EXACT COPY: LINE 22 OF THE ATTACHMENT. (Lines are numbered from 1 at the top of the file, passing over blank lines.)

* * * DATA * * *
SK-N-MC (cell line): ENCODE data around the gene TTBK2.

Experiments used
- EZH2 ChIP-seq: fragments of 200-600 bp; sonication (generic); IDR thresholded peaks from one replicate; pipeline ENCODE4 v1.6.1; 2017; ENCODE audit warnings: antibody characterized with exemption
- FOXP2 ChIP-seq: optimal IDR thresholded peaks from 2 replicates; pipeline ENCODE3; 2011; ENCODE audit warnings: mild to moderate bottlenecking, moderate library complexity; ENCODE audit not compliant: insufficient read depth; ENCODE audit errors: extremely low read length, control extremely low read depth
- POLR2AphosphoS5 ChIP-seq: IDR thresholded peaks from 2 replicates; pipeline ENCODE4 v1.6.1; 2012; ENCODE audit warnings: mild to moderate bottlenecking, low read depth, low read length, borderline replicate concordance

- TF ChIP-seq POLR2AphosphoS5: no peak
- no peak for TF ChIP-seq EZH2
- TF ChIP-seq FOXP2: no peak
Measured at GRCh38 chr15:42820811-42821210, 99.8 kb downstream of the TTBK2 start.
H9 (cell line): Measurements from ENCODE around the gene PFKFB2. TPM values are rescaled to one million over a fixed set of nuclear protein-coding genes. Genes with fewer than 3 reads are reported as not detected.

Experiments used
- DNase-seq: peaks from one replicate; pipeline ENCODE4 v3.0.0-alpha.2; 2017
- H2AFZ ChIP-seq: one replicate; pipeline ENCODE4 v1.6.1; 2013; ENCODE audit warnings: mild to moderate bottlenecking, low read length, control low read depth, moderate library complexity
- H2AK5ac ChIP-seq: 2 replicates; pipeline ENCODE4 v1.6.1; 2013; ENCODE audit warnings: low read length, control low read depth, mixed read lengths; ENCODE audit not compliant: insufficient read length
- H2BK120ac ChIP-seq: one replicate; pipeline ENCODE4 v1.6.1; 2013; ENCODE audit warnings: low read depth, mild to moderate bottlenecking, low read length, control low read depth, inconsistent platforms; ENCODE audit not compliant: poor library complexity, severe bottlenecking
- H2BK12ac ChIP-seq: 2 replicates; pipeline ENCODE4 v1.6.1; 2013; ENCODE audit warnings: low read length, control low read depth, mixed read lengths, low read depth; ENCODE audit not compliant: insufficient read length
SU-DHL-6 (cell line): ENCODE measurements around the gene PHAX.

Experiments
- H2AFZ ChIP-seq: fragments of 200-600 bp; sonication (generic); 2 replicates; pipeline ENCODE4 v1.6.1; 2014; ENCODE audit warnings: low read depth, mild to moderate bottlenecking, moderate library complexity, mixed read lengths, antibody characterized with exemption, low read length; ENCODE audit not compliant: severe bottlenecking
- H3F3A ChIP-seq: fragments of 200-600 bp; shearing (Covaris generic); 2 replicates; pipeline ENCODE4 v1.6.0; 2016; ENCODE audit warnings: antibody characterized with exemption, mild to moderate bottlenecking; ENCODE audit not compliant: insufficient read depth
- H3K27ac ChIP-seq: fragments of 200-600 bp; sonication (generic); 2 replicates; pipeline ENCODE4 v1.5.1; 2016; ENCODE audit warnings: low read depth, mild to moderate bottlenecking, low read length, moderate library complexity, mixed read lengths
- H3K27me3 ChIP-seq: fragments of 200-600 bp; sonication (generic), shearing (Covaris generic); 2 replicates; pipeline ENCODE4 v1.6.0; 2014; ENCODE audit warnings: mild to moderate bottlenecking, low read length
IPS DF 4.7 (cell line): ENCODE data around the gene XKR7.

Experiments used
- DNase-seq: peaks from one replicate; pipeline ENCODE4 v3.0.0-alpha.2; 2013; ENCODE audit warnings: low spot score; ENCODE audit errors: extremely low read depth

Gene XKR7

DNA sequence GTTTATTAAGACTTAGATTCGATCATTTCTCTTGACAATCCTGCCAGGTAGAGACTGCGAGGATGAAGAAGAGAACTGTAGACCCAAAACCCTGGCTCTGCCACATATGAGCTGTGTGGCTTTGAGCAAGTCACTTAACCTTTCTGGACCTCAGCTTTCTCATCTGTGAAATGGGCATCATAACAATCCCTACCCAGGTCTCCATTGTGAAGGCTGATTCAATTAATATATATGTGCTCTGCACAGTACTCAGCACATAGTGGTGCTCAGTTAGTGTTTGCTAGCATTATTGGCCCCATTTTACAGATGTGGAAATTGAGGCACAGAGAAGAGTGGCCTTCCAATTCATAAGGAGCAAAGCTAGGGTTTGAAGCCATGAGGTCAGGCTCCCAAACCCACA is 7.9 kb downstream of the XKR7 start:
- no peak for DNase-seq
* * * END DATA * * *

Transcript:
- H3K27me3 ChIP-seq: fragments of 200-600 bp; sonication (generic), shearing (Covaris generic); 2 replicates; pipeline ENCODE4 v1.6.0; 2014; ENCODE audit warnings: mild to moderate bottlenecking, low read length